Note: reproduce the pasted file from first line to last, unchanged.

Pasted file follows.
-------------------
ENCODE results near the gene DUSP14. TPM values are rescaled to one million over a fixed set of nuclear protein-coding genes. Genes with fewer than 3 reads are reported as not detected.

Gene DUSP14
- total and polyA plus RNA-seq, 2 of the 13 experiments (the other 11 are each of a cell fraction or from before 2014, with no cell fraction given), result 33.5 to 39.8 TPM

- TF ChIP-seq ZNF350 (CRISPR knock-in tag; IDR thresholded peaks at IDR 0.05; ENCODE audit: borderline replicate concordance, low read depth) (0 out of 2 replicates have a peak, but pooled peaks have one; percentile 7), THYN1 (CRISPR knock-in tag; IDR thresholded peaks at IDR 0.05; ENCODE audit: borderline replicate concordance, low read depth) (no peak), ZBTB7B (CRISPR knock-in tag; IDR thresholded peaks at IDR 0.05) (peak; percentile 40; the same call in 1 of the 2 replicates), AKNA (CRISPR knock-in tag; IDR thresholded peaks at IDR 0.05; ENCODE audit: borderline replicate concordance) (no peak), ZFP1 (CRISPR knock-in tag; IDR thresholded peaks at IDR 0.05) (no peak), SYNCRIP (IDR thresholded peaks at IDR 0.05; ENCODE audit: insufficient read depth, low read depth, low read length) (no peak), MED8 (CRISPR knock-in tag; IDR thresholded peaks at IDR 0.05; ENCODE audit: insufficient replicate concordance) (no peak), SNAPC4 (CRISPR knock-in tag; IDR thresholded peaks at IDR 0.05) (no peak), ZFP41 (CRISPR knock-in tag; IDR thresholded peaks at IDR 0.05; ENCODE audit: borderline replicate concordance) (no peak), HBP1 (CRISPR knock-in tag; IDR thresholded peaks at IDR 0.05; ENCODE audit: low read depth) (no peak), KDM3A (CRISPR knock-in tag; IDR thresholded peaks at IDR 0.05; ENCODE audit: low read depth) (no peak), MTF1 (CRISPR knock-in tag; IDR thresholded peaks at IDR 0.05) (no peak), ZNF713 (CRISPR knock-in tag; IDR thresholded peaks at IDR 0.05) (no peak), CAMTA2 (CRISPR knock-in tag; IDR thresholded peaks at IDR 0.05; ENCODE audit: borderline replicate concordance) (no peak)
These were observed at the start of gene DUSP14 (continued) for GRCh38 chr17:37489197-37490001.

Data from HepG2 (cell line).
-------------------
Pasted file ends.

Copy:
ENCODE results near the gene DUSP14. TPM values are rescaled to one million over a fixed set of nuclear protein-coding genes. Genes with fewer than 3 reads are reported as not detected.

Gene DUSP14
- total and polyA plus RNA-seq, 2 of the 13 experiments (the other 11 are each of a cell fraction or from before 2014, with no cell fraction given), result 33.5 to 39.8 TPM

- TF ChIP-seq ZNF350 (CRISPR knock-in tag; IDR thresholded peaks at IDR 0.05; ENCODE audit: borderline replicate concordance, low read depth) (0 out of 2 replicates have a peak, but pooled peaks have one; percentile 7), THYN1 (CRISPR knock-in tag; IDR thresholded peaks at IDR 0.05; ENCODE audit: borderline replicate concordance, low read depth) (no peak), ZBTB7B (CRISPR knock-in tag; IDR thresholded peaks at IDR 0.05) (peak; percentile 40; the same call in 1 of the 2 replicates), AKNA (CRISPR knock-in tag; IDR thresholded peaks at IDR 0.05; ENCODE audit: borderline replicate concordance) (no peak), ZFP1 (CRISPR knock-in tag; IDR thresholded peaks at IDR 0.05) (no peak), SYNCRIP (IDR thresholded peaks at IDR 0.05; ENCODE audit: insufficient read depth, low read depth, low read length) (no peak), MED8 (CRISPR knock-in tag; IDR thresholded peaks at IDR 0.05; ENCODE audit: insufficient replicate concordance) (no peak), SNAPC4 (CRISPR knock-in tag; IDR thresholded peaks at IDR 0.05) (no peak), ZFP41 (CRISPR knock-in tag; IDR thresholded peaks at IDR 0.05; ENCODE audit: borderline replicate concordance) (no peak), HBP1 (CRISPR knock-in tag; IDR thresholded peaks at IDR 0.05; ENCODE audit: low read depth) (no peak), KDM3A (CRISPR knock-in tag; IDR thresholded peaks at IDR 0.05; ENCODE audit: low read depth) (no peak), MTF1 (CRISPR knock-in tag; IDR thresholded peaks at IDR 0.05) (no peak), ZNF713 (CRISPR knock-in tag; IDR thresholded peaks at IDR 0.05) (no peak), CAMTA2 (CRISPR knock-in tag; IDR thresholded peaks at IDR 0.05; ENCODE audit: borderline replicate concordance) (no peak)
These were observed at the start of gene DUSP14 (continued) for GRCh38 chr17:37489197-37490001.

Data from HepG2 (cell line).